The SIM (subscriber identity module) is a fundamental component of cellular phones. It also known as an integrated circuit card (ICC), which is a microcontroller-based access module. It is a physical entity and can be either a subscriber identity module (SIM) or a universal integrated circuit card (UICC). A SIM can be removed from a cellular handset and inserted into another; it allows users to port identity, personal
information, and service between devices. All cell phones are expected to incorporate some type of identity module eventually, in part because of this useful property. Basically, the ICC deployed for 2G networks was called a SIM and the UICC smart card running the universal subscriber identity module(USIM) application. The UICC card accepts only 3G universal mobile telecommunications service (UMTS) commands. USIMs are enhanced versions of present-day SIMs, containing backward-compatible information. A USIM has a unique feature in that it allows one phone to have multiple numbers. If the SIM and USIM application are running on the same UICC, then they cannot be working simultaneously.
What is a microsim card?
Simply put, a Micro SIM is really just the same as a standard SIM card, just a bit smaller in size. It was developed by the European Telecommunications Standards Institute who settled on the 12 x 15mm size. So, what is its purpose? When you want to use a mobile phone you need some way of communicating which mobile network you are subscribed to. Essentially, this is what the SIM card is for: to contain network specific info that enables you to be identified by whatever mobile phone network you are signed up to. If you don’t have a SIM your phone simply will not work. You can also save lots of mobile phone contacts and other information on a SIM.
A regular SIM card is actually quite a large item when you consider how the current gadget world is focused on smaller and smaller scales, or more compact forms, for everything. Its size occupies a relatively large amount of internal space within the actual handset, which is often a frustration for the top designers. This is where the micro-SIM comes in. It actually made its appearance in the iPhone 4S and iPad, which are some of the thinnest gadgets seen so far in the industry. The iPhone 5 features a nano sim, what is even smaller.
What we consider today to be a conventional SIM, which we use today in normal phones, is in fact a more compact version of the credit card sized SIMs used in the old mobile bricks people carried around back in the 1990s. The micro-SIM is more like a micro micro-SIM in reality.
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File System in Sim:-
A SIM card contains a processor and operating system with between 16 and 256 KB of persistent, electronically erasable, programmable read-only memory (EEPROM). It also contains RAM (random access memory) and ROM (read-only memory). RAM controls the program execution flow and the ROM controls the operating system work flow, user authentication, data encryption algorithm, and other applications. The hierarchically organized file system of a SIM resides in persistent memory and stores data as names and phone number entries, text messages, and network service settings. Depending on the phone used, some information on the SIM may coexist in the memory of the phone. Alternatively, information may reside entirely in the memory of the phone instead of available memory on the SIM.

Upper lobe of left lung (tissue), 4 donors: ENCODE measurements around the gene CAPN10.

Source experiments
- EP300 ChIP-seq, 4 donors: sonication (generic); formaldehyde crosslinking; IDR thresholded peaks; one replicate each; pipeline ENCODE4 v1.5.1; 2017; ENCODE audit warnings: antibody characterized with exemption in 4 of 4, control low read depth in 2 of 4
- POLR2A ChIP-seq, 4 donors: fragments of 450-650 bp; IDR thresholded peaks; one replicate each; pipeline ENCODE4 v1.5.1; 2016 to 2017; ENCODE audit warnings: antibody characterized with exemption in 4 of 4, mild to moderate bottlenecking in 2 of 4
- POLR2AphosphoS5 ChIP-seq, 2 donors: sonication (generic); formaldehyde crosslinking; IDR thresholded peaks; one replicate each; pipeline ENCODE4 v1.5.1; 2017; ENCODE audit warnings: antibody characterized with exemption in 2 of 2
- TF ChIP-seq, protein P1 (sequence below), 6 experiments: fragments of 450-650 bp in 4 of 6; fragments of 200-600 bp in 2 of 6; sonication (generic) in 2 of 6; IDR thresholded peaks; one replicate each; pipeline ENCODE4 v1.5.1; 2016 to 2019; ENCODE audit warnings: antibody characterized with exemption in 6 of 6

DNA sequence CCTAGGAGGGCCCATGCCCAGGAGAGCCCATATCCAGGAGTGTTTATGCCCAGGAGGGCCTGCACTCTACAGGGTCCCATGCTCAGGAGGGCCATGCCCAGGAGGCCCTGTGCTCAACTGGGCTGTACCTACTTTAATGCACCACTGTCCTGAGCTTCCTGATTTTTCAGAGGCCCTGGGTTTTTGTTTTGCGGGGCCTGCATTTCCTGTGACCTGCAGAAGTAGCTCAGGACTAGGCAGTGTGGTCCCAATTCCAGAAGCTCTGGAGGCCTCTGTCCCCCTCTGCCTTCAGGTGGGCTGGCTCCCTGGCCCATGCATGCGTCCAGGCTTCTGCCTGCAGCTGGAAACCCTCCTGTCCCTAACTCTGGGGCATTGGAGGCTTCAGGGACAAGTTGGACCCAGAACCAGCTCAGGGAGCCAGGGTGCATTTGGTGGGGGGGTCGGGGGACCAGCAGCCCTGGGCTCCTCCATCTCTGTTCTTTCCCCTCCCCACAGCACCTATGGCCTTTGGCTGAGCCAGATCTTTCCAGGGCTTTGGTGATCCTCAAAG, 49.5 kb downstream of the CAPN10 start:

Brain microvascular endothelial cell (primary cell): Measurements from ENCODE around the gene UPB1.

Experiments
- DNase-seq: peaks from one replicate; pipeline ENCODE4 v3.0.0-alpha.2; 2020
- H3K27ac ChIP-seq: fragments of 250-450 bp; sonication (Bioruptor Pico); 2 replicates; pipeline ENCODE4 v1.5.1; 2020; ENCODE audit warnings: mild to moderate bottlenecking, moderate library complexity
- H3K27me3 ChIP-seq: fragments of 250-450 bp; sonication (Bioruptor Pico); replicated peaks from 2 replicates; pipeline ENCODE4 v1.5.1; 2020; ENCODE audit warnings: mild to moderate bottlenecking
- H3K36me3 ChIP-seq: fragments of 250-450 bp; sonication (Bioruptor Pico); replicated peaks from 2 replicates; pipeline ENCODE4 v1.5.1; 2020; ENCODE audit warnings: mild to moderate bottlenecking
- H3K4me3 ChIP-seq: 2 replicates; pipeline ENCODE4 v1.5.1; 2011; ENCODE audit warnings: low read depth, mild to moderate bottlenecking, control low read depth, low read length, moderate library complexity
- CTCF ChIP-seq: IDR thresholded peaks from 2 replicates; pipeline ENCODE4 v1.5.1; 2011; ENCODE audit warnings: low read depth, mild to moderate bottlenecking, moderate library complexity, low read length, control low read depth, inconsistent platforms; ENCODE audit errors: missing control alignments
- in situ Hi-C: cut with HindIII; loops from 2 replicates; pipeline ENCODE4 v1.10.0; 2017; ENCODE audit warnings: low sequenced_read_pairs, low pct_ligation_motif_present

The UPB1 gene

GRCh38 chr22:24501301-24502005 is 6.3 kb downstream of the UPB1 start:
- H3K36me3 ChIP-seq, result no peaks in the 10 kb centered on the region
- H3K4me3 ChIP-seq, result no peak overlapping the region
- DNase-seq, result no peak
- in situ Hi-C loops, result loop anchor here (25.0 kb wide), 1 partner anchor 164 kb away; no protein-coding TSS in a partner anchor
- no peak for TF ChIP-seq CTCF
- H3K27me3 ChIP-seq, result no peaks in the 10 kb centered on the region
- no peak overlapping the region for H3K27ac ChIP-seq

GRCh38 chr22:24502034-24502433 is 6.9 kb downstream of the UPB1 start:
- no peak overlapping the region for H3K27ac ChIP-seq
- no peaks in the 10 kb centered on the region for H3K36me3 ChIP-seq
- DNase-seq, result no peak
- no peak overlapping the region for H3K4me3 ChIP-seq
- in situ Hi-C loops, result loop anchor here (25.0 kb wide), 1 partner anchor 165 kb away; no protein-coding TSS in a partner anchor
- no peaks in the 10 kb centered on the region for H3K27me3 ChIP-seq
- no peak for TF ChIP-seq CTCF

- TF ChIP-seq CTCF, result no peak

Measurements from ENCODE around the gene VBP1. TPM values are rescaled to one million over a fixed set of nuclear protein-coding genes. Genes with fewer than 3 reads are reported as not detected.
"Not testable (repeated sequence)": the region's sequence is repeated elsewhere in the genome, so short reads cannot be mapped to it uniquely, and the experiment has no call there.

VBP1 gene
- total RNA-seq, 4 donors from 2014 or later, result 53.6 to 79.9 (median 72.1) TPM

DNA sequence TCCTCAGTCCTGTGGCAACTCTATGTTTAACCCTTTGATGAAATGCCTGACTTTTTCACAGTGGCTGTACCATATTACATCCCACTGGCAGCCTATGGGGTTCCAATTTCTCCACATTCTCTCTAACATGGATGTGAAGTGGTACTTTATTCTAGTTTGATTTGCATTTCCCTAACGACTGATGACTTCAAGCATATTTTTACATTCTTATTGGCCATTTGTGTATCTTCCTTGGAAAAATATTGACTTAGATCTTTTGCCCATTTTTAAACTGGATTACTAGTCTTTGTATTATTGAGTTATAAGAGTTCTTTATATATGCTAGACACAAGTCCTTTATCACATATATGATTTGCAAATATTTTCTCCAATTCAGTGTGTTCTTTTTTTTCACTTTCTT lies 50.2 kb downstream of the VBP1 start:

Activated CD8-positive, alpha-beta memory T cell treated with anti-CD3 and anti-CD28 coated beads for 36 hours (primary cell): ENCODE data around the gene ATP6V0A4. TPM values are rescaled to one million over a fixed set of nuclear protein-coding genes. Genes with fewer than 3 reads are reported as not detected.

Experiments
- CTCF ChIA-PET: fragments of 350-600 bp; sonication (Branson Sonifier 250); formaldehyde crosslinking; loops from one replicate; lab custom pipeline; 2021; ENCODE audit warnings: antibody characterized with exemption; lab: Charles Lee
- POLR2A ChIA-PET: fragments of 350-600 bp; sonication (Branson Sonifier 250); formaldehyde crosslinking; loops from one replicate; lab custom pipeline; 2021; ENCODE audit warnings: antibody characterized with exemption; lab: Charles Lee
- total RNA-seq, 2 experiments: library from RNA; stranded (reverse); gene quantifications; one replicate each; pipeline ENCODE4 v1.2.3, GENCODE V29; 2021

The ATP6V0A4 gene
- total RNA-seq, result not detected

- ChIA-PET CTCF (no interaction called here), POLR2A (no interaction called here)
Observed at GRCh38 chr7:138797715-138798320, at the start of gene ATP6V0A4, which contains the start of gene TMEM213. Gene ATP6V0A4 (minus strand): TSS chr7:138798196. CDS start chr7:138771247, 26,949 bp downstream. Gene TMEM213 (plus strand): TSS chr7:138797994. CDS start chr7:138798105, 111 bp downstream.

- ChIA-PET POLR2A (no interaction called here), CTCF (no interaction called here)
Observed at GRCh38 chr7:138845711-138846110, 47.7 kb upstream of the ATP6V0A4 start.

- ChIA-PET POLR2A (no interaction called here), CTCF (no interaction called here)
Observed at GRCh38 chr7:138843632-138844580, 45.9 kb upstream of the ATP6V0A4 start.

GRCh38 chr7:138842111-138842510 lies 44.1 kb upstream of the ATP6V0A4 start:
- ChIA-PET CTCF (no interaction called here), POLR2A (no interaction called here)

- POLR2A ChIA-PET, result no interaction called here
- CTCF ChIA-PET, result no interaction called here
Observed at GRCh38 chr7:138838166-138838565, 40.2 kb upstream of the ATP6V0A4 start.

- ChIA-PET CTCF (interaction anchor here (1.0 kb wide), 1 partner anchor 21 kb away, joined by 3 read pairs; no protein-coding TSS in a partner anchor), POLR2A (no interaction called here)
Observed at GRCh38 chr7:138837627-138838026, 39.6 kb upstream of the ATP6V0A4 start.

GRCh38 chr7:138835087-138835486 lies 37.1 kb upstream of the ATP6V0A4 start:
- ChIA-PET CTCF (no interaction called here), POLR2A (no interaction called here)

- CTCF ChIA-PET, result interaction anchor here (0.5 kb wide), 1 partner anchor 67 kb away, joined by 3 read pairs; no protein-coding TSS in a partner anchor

The hierarchical file system resides in EEPROM. The file system consists of three types of files: master file(MF), dedicated files, and elementary files. The master file is the root of the file system. Dedicated files are the subordinate directories of master files. Elementary files contain various types of data, structured as either a sequence of data bytes, a sequence of fixed-size records, or a fixed set of fixed-size records used cyclically.
As can be seen in the above figure, dedicated files are subordinate directories under the MF, their contents and functions being defined by the GSM11.11 standards. Three are usually present: DF (DCS1800), DF (GSM), and DF (Telecom). Also present under the MF are EFs (ICCID). Subordinate to each of the DFs are supporting EFs, which contain the actual data. The EFs under DF (DCS1800) and DF (GSM) contain network-related information and the EFs under DF (Telecom) contain the service-related information.
All the files have headers, but only EFs contain data. The first byte of every header identifies the file type and the header contains the information related to the structure of the files. The body of an EF contains information related to the application. Files can be either administrative- or application-specific and access to stored data is controlled by the operating system.